― Ernest Hemingway

Hear: Let the sounds arrive at your ears.

Then listen. Hearing is biological. Real listening takes effort.

Consider the sounds of the instruments; the EQ, the reverb, the effects, the panning.
Study the vocals; the timbre, the pitch, the emotion.
Use good studio headphones, monitors, then try your car stereo to analyse what your audience will hear.

Stand before another human being and really hear them.
Consider the words. What is unsaid? Notice the tone and inflections. See the facial expression and body language.

To be listened to is to be valued.
To be heard and ignored is a death.

Does someone ignore your words?
Past hurts build walls. People don’t listen well through walls.
Sometimes you can help them over their walls, sometimes they are happier hiding behind them.

Ears are for hearing. Listening takes ears AND heart.

This beautiful painting is ‘Untitled’ by Sian Brown.
Sian is a singer-songwriter who has recently found painting as another way to sing a song.


1: Creativity

I’ve read a lot about creativity recently; the expression of the soul.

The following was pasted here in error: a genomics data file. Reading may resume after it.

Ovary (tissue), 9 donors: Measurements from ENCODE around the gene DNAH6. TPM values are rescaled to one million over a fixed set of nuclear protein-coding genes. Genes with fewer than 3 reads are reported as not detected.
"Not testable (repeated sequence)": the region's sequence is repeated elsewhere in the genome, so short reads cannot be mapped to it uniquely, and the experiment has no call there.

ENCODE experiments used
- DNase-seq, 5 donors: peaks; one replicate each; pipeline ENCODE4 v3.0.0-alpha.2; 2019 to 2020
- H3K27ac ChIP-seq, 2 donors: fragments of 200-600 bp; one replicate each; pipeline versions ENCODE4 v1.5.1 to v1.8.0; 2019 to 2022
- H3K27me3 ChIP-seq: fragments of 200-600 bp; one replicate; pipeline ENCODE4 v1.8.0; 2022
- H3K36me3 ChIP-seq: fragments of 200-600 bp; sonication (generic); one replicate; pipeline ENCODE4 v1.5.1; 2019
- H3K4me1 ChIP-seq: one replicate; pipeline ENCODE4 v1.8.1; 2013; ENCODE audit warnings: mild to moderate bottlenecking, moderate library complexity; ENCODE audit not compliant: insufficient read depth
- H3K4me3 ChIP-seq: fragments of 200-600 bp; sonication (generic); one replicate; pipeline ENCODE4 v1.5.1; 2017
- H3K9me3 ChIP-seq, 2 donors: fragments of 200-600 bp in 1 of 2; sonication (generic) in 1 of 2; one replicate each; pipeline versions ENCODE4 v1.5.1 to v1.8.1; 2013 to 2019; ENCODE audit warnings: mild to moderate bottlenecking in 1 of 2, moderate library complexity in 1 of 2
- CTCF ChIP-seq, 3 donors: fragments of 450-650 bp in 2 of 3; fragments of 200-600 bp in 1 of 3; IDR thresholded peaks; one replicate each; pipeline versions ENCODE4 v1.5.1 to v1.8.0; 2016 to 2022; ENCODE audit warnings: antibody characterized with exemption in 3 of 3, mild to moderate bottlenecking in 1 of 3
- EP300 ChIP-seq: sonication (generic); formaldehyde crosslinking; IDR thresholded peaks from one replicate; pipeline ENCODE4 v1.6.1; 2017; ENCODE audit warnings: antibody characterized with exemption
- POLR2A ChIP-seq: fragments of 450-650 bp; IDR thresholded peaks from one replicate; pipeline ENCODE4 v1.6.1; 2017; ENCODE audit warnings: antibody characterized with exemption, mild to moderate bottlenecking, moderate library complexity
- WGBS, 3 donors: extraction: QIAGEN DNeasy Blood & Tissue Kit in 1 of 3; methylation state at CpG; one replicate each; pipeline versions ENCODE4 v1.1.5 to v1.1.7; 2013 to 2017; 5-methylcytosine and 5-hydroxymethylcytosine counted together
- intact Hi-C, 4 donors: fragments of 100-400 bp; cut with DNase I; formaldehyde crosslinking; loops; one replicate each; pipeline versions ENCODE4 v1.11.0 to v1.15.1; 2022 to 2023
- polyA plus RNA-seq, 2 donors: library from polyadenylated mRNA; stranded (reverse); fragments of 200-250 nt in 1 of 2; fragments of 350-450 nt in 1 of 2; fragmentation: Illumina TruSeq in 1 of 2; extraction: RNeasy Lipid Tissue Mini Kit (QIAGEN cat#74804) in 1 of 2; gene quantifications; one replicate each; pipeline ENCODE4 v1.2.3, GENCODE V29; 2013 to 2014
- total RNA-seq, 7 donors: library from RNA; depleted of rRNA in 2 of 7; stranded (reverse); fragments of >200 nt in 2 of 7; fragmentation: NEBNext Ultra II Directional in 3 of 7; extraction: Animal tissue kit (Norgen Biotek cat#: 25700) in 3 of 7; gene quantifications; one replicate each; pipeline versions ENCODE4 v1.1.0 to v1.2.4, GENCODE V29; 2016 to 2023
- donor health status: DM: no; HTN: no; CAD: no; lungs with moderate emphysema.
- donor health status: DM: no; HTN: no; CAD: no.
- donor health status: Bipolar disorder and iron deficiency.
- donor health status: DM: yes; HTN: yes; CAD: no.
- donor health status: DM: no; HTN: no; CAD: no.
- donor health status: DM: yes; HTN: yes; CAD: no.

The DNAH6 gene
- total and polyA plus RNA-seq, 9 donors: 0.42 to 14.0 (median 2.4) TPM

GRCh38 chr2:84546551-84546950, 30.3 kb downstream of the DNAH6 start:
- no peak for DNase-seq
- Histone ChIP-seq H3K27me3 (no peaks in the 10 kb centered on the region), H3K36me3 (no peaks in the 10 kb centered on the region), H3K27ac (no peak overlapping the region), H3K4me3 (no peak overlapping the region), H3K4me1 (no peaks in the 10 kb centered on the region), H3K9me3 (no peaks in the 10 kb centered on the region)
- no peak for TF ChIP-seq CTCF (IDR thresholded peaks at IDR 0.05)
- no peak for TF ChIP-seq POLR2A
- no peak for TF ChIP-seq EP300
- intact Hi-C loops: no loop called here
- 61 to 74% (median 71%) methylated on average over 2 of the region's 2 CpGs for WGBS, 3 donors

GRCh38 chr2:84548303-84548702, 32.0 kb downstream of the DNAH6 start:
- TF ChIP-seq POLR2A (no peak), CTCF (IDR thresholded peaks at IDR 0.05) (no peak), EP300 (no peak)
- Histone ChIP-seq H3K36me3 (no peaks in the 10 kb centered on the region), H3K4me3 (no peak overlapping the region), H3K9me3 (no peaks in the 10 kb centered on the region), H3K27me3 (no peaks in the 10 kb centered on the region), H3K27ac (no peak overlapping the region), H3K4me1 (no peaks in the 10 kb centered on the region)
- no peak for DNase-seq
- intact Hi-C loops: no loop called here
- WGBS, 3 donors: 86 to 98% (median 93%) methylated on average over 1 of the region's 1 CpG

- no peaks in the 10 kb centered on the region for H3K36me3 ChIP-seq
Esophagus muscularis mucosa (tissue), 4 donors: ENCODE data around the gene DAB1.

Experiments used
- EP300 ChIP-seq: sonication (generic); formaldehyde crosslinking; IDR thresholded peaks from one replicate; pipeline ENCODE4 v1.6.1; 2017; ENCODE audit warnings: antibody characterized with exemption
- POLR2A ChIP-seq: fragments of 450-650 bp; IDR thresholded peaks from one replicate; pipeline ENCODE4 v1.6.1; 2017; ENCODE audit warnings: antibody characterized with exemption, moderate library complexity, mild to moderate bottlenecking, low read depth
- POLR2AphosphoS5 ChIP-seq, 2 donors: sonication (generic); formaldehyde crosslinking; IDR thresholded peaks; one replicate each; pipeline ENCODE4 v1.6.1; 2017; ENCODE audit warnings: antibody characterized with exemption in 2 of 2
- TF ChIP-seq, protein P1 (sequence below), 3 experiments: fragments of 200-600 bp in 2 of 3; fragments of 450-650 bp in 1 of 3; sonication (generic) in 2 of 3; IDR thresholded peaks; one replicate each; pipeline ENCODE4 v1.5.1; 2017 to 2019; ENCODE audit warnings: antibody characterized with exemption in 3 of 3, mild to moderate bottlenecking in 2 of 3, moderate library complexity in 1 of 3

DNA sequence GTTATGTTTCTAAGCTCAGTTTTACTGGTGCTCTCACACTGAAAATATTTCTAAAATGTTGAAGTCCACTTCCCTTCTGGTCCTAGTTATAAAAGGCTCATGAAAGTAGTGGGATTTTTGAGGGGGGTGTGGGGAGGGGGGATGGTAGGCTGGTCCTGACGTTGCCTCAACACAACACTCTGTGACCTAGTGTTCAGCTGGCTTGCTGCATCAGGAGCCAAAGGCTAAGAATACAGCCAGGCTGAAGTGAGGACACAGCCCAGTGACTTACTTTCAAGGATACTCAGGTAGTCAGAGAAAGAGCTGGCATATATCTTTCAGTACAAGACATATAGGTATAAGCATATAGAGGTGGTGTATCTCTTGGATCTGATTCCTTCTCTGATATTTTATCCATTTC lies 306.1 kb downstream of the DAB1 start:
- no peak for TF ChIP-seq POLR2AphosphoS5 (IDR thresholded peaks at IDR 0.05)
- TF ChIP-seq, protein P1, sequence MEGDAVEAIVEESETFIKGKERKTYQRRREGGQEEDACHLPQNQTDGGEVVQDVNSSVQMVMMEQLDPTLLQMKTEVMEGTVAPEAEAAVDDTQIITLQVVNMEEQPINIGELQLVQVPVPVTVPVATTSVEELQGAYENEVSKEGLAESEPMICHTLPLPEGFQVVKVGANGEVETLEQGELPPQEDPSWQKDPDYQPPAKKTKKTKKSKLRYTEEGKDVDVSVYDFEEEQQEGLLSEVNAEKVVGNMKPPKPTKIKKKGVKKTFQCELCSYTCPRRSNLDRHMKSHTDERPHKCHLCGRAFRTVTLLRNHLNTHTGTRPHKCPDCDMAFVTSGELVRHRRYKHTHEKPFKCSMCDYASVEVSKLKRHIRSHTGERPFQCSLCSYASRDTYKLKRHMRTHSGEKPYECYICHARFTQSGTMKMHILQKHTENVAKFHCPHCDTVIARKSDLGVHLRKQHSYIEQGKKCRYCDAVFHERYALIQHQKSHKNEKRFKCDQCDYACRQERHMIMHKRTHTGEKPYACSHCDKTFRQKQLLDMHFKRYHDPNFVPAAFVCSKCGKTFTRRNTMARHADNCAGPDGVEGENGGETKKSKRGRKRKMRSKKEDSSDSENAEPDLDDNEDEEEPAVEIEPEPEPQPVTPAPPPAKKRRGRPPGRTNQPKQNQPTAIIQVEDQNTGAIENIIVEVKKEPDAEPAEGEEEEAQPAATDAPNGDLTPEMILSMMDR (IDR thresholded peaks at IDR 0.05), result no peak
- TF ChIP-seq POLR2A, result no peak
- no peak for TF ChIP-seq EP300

Without it we fade away. With it we become the person we were meant to be.

I know people who are personally fulfilled because they have a meaningful connection to the world; a thread of fine silver links their heart to the intricate net of threads which hold the world together. I know others whose sparkle in their eyes has dulled.

Creativity requires commitment – a daily decision to stay true to yourself. That’s not always easy in a world of bills to be paid and people crying out for their needs to be met.

The Artist’s Way‘ calls us to make an ‘artist date’ with ourselves; to do something once a week to inspire us or physically engaging in the creative process. Personally, my best ‘artist dates’ are when I write or record. Although I have a day job (which also allows me to be somewhat creative), this ‘writing, recording and performing music’ job is phenomenally important to me. As Clare Bowditch says, ‘You don’t have to be just one thing, but you have to start with something‘.